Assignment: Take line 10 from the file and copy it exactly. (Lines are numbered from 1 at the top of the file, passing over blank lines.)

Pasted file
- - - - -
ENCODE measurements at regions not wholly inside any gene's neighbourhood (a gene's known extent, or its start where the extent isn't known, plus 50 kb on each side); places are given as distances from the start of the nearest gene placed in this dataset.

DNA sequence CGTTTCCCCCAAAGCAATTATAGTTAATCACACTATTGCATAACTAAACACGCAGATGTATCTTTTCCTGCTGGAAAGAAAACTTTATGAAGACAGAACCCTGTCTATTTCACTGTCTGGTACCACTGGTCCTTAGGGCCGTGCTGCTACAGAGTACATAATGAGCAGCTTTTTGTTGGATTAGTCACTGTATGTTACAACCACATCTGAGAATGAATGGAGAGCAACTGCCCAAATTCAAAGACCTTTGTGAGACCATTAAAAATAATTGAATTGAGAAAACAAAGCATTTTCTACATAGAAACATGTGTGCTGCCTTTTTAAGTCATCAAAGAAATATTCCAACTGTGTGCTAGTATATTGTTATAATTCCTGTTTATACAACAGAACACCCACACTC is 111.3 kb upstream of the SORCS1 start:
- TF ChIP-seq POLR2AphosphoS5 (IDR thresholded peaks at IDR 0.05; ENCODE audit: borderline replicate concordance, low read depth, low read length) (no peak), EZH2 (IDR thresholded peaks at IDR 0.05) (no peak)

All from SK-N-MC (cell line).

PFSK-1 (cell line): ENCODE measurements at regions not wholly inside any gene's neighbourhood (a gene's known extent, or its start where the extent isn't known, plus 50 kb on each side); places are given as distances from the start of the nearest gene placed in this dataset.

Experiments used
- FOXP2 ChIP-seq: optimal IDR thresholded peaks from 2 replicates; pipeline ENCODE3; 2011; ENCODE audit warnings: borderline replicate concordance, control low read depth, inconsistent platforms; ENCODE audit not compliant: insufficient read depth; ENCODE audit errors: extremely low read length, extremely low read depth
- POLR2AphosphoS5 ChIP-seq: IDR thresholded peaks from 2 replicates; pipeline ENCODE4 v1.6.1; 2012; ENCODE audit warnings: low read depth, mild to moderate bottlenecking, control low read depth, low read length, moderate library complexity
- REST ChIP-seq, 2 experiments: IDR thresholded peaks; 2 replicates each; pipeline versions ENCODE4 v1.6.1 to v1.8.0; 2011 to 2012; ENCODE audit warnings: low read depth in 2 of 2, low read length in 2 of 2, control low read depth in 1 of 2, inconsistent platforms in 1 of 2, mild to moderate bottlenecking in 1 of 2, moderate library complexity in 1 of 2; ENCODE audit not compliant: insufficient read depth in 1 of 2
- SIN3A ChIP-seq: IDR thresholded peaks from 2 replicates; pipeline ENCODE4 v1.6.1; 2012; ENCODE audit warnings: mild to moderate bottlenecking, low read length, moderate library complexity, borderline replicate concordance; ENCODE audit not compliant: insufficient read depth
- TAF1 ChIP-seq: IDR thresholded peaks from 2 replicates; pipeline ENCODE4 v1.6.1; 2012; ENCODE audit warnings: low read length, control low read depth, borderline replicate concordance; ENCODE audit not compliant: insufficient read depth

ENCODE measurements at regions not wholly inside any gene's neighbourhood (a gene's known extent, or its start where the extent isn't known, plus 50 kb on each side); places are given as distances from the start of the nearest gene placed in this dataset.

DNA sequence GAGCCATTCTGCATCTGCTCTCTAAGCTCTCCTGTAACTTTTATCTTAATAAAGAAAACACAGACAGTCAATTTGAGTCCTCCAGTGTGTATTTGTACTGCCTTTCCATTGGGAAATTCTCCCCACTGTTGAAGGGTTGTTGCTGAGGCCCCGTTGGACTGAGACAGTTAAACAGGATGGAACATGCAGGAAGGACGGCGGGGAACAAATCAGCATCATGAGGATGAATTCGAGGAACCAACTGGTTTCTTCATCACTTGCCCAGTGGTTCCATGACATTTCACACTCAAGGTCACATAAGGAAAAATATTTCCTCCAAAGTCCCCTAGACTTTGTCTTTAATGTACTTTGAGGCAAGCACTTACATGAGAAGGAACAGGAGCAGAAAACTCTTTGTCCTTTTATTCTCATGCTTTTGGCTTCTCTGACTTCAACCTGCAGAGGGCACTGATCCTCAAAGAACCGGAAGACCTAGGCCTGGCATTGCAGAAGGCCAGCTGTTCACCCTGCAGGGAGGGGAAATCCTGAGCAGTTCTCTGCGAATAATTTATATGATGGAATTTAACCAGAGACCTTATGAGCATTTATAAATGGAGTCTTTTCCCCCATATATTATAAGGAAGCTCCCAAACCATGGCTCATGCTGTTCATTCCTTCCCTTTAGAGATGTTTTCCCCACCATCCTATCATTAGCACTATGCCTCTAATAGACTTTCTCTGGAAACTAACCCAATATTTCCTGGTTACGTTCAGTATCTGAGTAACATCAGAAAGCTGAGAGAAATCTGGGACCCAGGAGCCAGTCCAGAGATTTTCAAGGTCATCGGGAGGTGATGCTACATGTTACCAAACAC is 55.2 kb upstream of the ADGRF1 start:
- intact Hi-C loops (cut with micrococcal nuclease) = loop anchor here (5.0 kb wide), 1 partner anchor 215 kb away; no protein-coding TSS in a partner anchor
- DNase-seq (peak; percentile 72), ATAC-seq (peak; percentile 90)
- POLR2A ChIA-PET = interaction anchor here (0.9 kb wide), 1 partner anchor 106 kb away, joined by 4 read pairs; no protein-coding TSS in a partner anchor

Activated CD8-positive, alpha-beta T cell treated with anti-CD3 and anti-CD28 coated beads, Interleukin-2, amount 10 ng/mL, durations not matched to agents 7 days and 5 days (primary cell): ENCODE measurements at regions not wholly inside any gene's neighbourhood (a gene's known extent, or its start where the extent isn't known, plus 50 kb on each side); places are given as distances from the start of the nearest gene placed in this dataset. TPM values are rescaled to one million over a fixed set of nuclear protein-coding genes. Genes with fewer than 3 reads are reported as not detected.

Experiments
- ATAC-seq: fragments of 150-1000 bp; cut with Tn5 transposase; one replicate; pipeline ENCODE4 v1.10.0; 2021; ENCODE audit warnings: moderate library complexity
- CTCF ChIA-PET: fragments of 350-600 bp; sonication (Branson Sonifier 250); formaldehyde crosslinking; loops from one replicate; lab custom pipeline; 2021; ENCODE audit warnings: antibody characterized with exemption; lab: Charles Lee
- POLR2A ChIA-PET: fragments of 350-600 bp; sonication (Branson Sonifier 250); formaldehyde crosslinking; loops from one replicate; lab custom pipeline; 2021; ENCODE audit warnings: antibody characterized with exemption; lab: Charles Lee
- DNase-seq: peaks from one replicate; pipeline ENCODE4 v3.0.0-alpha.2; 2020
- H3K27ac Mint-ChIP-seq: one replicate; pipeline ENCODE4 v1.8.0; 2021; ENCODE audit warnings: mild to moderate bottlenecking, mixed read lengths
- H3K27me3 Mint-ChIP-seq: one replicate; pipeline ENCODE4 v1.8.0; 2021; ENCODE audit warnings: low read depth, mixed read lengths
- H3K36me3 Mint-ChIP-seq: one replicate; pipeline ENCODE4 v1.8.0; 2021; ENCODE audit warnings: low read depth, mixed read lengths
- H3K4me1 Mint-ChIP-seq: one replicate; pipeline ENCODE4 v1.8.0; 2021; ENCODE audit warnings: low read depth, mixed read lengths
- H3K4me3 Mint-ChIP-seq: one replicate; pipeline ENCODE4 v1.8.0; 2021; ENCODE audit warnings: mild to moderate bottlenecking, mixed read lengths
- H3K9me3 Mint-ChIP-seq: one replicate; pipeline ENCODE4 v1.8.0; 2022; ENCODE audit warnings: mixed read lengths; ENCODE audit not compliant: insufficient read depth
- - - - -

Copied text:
- SIN3A ChIP-seq: IDR thresholded peaks from 2 replicates; pipeline ENCODE4 v1.6.1; 2012; ENCODE audit warnings: mild to moderate bottlenecking, low read length, moderate library complexity, borderline replicate concordance; ENCODE audit not compliant: insufficient read depth